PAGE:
The IT recycling sector can drown you in paperwork. There are certificates and processes and lists and forms that you can read until your eyes bleed, and do you know what? The vast majority just get filed away and never see the light of day again.

Why, I hear you ask? Because data security during asset disposal is all about risk management, and the paperwork is your defence, milord. The stuff eReco provides for you during the process, the waste transfer note, the asset list and finally the certificate of data destruction, are only worth their weight in gold when something goes a bit wrong. It is then, when Genghis Khan (our friendly neighbourhood Information Commissioner) is just preparing to torture your first born, that you whip them out and prove that you did everything right.

Which is why any sane individual disposing of a data-bearing device would worry about the paperwork and the little details contained therein. I know I have managed to write over 100 blogs thus far on this stuff, and I know there are a lot of details, but to simplify it down to the bare bones what you need to do is cover your backside, if you are worried about getting a sharp kick at some stage.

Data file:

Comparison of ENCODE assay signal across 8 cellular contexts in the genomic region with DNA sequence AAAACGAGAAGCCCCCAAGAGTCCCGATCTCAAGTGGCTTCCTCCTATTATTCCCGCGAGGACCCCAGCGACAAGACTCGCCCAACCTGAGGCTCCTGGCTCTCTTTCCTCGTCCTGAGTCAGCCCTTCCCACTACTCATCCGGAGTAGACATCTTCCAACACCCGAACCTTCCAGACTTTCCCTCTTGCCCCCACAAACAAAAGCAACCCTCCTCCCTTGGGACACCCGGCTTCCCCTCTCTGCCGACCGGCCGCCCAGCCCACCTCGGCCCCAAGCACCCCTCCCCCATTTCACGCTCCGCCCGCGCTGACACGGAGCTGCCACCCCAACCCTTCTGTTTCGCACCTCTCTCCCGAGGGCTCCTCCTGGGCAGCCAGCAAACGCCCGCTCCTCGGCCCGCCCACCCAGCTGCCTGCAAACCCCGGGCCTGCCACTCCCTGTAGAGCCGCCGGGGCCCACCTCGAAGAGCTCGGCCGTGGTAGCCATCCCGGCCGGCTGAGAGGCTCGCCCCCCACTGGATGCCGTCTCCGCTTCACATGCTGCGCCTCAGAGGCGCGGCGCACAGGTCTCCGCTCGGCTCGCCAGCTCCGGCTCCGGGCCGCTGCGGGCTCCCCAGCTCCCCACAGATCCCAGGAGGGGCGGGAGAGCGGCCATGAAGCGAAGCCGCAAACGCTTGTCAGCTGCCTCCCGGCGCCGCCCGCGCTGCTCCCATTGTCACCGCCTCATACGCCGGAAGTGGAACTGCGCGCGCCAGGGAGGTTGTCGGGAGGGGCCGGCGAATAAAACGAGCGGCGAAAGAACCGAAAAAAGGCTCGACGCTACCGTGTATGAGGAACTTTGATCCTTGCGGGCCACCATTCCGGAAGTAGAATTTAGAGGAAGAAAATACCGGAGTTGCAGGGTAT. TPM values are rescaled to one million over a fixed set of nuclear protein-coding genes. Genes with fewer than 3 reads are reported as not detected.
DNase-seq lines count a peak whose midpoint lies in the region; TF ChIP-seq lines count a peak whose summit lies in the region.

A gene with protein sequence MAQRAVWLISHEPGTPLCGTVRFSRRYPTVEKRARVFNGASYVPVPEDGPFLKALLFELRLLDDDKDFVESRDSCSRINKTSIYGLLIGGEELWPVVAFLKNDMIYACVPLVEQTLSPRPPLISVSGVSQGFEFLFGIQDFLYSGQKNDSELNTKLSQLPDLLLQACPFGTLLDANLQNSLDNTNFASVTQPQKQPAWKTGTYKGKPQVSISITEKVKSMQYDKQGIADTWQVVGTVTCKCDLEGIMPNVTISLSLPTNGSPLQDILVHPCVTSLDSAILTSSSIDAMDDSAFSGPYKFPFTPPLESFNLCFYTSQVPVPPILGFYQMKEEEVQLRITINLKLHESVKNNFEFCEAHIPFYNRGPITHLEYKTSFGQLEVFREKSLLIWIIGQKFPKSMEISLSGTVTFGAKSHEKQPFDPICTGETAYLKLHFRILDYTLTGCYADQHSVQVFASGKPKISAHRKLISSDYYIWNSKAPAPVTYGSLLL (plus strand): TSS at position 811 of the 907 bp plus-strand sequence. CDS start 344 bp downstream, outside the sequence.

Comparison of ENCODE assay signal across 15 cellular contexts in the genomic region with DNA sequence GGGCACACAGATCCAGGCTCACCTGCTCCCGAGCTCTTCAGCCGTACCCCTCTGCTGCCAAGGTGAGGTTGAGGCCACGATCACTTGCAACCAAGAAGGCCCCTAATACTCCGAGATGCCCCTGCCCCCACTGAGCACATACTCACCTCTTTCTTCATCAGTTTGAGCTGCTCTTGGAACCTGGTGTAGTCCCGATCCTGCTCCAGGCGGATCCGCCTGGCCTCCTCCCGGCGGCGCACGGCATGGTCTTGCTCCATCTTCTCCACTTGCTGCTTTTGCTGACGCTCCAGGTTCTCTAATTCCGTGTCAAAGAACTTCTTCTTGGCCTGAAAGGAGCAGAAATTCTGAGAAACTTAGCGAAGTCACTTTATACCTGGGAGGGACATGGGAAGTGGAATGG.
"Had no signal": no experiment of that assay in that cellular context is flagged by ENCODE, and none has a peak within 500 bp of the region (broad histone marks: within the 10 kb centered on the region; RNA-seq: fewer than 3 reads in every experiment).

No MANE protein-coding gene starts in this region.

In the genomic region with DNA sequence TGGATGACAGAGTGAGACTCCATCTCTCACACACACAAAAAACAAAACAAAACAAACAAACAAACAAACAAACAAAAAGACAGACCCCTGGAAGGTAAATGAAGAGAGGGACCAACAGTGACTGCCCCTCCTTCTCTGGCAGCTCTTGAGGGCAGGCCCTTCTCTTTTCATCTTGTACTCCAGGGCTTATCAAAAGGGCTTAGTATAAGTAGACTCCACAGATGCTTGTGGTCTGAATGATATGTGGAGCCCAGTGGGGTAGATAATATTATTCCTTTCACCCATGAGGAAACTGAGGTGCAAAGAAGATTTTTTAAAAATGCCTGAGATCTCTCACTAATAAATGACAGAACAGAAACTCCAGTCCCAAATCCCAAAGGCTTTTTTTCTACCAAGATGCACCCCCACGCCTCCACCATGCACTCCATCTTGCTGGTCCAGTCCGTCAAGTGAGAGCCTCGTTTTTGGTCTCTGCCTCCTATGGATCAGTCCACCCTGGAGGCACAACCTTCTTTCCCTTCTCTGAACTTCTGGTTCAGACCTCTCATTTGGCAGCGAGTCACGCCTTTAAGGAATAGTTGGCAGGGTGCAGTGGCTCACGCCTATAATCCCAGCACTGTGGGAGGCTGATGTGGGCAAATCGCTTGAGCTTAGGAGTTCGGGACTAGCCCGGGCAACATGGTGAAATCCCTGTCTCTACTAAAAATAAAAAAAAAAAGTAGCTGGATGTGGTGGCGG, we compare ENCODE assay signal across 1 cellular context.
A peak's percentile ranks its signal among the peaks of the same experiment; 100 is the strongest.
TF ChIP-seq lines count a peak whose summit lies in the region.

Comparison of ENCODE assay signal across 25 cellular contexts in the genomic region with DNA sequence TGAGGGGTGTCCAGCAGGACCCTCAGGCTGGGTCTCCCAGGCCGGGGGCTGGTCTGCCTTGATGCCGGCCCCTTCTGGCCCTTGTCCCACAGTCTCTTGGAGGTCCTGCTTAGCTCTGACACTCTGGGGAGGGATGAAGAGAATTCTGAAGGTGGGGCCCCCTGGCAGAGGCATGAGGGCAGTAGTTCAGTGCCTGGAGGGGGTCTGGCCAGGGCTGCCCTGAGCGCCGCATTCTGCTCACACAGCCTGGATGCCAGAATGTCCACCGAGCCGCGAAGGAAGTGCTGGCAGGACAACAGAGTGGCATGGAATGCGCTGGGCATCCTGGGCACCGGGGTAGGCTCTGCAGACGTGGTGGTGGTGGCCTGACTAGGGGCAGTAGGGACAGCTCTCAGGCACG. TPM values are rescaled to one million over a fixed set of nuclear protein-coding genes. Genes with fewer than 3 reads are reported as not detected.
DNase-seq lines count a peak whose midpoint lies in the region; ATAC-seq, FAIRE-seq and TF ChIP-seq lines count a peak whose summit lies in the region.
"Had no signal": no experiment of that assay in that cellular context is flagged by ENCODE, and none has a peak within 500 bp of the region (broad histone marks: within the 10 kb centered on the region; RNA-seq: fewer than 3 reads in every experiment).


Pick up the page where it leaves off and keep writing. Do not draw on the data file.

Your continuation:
Some people do not worry. Many of those do not appreciate the risks...the £500k fine, the prison sentence...because either they don’t understand the risks or they take the view that they are not going to get caught. Now I understand that. It is a bit like speeding in that regard, the vast majority of times you will get away with it. I don’t speed as much as I used to, because actually the risks of getting caught have increased, what with more speed cameras being about, and because I am more risk adverse these days.

Risk management, therefore, at least in this case, is about the paperwork. That the paperwork is the proof of the excellent ethical and data safe job we do is almost by the by. And yet again the quality of the paperwork is paramount.